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5 Points with Sheriff Rick Ramsay

July 01, 2015

The job of Sheriff, once thought of as a local position, now requires a global focus. In addition to fighting the effects of crime in their communities these men and women must work with other law-enforcement agencies on a statewide, federal and even international level to strike at the roots of the problems. We recently sat down with Monroe County Sheriff Rick Ramsay to learn a little more about him and what is happening in his community.

Check out 5 points with Sheriff Ramsay

1. What are some of the most pressing public issues that face your county (or our state), and why?

I would say homelessness is one of the most pressing issues for our county. It is a complicated issue and not an easy one to find a solution for. There are financial concerns, both with housing and caring for the homeless from a community perspective and with the cost of incarcerating homeless people when they are arrested and in jail. Many of our inmates who are homeless come into our facilities with special medical needs and require treatment that adds significantly to the normal daily cost of incarceration. While not all homeless people are violent, we also see a higher incidence of violent crime in the homeless population. And of course there is the issue of mental illness among the homeless – an issue which just serves to complicate things further.

2. What is it about your county that makes it special for visitors?

Monroe County, Florida – the Florida Keys – is a safe, laid back and comfortable place to live, work and visit. Our crime rate is very low, with most crimes being those common to tourist areas – vehicle burglary, theft, fraud. Since we are a chain of islands, our water based activities are one of the things that set us apart from other places. Our reefs are spectacular for snorkeling and diving and the fishing here is tremendous. Couple all of that with weather that is beautiful all year long. It doesn’t get any better than that.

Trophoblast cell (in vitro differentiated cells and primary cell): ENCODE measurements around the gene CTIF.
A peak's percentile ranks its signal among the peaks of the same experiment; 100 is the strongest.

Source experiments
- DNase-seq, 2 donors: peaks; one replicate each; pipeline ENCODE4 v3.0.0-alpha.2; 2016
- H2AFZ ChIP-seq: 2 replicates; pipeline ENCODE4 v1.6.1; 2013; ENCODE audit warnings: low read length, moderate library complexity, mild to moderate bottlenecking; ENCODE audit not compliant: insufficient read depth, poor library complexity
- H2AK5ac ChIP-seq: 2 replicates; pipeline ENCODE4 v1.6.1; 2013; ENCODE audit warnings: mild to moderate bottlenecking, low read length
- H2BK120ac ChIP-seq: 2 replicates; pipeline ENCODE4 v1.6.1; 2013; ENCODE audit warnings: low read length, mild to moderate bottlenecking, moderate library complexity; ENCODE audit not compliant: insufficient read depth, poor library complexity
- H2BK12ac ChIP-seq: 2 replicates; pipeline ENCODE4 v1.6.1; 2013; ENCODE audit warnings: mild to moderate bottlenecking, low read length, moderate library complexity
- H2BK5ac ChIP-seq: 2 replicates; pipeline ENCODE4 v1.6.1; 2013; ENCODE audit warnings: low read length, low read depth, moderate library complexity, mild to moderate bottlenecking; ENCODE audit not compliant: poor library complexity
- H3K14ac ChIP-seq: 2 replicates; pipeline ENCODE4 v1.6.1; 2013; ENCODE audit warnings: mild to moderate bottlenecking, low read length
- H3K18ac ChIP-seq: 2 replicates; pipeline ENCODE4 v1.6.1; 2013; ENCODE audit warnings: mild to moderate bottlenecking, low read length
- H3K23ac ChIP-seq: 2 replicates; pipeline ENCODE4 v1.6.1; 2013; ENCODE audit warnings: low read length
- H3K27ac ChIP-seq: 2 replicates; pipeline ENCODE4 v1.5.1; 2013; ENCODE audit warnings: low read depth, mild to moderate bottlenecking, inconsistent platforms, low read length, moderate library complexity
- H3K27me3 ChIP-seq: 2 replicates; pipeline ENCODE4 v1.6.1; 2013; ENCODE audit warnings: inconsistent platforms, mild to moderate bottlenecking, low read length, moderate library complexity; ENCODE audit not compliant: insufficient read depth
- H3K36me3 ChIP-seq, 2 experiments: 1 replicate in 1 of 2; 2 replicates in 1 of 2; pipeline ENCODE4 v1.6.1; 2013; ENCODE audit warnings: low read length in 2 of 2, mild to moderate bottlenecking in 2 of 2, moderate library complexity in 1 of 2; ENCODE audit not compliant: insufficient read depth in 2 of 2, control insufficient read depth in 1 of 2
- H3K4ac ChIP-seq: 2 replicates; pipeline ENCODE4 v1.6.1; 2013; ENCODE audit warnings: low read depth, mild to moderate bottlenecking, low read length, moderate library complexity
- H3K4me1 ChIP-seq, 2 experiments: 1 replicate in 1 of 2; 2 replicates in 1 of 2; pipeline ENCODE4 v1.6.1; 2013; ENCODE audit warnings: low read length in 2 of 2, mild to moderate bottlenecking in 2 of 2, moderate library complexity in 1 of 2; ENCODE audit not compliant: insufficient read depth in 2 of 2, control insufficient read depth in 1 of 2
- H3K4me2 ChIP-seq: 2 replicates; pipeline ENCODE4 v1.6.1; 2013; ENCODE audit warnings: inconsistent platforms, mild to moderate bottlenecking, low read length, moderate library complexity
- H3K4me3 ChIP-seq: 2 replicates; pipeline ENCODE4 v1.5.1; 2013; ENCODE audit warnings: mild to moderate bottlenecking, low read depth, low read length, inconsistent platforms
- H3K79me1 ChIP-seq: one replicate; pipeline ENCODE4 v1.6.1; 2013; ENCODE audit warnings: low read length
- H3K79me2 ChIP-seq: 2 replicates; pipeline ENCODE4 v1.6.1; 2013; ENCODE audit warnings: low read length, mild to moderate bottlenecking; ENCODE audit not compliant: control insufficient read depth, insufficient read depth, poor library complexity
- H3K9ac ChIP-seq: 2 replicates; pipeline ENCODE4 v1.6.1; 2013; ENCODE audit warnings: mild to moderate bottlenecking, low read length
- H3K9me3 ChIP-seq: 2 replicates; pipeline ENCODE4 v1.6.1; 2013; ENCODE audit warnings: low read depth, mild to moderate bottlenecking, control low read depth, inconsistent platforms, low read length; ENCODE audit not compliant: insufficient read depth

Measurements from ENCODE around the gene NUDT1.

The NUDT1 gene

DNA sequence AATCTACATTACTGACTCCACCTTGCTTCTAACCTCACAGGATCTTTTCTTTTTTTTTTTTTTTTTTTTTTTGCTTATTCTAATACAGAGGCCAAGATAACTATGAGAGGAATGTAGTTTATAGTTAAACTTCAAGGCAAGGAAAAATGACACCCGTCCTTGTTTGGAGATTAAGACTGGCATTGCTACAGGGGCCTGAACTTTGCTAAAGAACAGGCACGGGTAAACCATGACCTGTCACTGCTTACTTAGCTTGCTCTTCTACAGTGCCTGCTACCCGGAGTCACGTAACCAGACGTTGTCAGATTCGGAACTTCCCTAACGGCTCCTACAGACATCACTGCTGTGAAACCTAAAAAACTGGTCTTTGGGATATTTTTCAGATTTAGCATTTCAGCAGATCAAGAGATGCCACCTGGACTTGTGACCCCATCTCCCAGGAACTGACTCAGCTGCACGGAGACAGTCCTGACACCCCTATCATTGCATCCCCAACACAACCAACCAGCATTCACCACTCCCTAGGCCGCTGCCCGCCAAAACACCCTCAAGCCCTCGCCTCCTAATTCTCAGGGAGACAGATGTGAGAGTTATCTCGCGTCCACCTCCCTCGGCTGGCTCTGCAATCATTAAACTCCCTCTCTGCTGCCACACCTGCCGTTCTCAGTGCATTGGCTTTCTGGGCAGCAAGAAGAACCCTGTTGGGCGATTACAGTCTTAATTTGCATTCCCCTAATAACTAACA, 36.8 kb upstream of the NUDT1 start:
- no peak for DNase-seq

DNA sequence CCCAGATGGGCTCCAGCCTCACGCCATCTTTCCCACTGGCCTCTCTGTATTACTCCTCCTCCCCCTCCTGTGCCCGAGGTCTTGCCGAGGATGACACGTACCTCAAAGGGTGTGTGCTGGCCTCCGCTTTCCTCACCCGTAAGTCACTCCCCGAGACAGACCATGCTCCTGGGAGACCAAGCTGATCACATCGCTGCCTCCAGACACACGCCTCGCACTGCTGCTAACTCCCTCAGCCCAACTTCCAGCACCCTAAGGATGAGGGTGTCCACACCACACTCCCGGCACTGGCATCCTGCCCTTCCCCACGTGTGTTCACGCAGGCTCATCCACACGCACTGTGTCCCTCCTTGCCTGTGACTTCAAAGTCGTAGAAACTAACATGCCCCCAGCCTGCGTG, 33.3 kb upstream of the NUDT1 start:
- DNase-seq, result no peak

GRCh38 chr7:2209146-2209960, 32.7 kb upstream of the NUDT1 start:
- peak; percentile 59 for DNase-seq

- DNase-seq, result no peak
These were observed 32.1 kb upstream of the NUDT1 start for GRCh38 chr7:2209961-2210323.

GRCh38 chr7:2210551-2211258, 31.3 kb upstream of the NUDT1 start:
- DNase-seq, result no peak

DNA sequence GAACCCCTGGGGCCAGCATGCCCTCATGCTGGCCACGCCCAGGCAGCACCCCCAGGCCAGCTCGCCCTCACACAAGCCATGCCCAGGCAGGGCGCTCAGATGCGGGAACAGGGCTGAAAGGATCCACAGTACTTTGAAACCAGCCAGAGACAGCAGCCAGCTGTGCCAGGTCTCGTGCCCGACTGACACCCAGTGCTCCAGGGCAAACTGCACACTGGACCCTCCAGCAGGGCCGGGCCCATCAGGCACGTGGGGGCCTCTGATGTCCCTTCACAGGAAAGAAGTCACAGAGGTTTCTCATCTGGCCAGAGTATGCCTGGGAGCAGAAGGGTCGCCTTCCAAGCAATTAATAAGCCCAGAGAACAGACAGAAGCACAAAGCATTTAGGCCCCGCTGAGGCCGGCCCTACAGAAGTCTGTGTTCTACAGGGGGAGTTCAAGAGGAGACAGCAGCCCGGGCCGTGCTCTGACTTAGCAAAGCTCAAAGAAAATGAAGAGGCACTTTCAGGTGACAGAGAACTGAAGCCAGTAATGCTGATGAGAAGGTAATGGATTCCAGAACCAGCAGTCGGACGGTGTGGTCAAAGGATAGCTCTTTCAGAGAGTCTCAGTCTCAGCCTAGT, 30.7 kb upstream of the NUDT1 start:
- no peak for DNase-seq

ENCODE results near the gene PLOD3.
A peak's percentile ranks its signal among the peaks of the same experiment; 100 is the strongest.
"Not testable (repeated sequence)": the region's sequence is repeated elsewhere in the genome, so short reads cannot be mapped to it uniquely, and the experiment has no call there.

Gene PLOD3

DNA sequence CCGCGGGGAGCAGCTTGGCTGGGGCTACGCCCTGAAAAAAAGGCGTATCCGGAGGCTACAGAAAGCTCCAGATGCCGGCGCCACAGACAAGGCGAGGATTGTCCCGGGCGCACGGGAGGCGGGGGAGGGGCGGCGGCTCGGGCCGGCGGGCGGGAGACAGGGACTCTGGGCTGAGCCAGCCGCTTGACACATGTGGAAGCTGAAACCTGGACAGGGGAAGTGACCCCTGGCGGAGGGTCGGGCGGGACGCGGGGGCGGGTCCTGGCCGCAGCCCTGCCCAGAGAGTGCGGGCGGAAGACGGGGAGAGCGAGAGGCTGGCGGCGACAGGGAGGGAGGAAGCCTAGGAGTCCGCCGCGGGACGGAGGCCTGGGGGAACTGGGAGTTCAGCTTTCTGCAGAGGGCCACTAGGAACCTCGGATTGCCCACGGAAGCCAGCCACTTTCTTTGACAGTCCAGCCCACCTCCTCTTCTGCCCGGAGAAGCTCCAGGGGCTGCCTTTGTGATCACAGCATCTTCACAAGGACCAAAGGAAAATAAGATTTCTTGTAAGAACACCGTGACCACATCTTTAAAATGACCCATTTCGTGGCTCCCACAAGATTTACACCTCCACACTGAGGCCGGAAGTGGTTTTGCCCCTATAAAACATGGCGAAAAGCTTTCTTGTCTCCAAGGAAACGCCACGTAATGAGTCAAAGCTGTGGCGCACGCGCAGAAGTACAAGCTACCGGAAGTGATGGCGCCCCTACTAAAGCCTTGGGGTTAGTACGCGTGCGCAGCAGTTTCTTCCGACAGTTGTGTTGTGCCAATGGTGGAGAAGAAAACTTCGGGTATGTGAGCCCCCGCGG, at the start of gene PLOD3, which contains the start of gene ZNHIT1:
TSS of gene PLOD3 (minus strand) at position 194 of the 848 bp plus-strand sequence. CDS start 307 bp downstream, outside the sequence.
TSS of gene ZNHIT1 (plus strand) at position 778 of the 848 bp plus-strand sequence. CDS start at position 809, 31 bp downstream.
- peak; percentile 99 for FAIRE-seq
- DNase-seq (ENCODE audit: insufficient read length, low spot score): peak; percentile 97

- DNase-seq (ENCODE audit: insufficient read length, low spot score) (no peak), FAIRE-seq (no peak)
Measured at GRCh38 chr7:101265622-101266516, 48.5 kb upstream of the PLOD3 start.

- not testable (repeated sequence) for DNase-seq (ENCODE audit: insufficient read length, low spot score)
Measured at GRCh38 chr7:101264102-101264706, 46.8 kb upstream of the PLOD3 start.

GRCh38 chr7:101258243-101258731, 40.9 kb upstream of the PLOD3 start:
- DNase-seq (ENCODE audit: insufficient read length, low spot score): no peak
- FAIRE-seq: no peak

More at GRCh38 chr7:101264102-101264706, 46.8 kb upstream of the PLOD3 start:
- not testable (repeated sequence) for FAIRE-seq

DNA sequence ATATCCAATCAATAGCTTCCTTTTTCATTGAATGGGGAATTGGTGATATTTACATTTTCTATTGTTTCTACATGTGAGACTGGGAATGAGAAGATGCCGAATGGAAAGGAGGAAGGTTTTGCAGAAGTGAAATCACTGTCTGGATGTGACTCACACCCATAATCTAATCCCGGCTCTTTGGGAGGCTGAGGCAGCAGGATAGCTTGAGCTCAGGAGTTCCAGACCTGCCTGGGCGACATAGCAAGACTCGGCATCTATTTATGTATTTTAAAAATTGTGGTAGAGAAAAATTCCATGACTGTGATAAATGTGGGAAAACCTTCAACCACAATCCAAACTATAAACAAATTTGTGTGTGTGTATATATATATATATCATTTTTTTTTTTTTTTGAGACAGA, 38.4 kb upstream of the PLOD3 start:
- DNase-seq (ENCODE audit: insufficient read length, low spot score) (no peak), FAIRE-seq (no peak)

3. Other than law enforcement, what do you enjoy doing in your spare time?

In my spare time, when I have some, I enjoy the water here in the Florida Keys. Boating, spearfishing and other water activities are what I love to do when I am relaxing.

4. What accomplishments have been made during your service as Sheriff?

During my years as sheriff, I am most proud of the continued reduction in our crime rate here in the Keys. Crime has been going down consistently for 25 years and it has continued to do so during my time a Sheriff. 

My philosophy of making our community cleaner, safer and better through community involvement is also extremely important to me. I believe if we take care of the small issues before they can become big issues, we all benefit. We hold frequent community clean ups and my officers have standing orders to paint out graffiti within 24 hours of seeing it. We have many ways for community members to reach us and we are responsive to their needs, whether it be crime related, or a quality of life issue.

We are also professionally accredited by five different agencies and have recently been awarded “Triple Crown” status by the National Sheriff’s Association. This entails achieving accreditation by the Commission on Accreditation for Law Enforcement (CALEA), the Commission on Accreditation for Corrections (ACA) and the National Commission on Correctional Health Care (NCCHA). We are one of only 38  sheriff’s offices in the United States to have attained this status. 

5. Is there a criminal case that still affects you from your years of service? If so, why?

Without singling out a specific case, I have to say there are two types of crimes I feel most strongly about. Crimes against children are simply inexcusable and unforgivable. Those who prey upon our youngest and most vulnerable are the lowest of the low in our society. They destroy young lives, affecting both victims and their families forever.

Narcotics crimes are also of major concern to me. Those who sell drugs and those who are addicted to these illegal substances affect so many aspects of our community. They corrupt the lives of those around them; they often commit more crimes to feed their habits. Illegal drugs affect children, families and our society as a whole. And, if you arrest one drug dealer or user, another one pops up to fill the void. There never seems to be an end to it and it affects all of us in one way or another.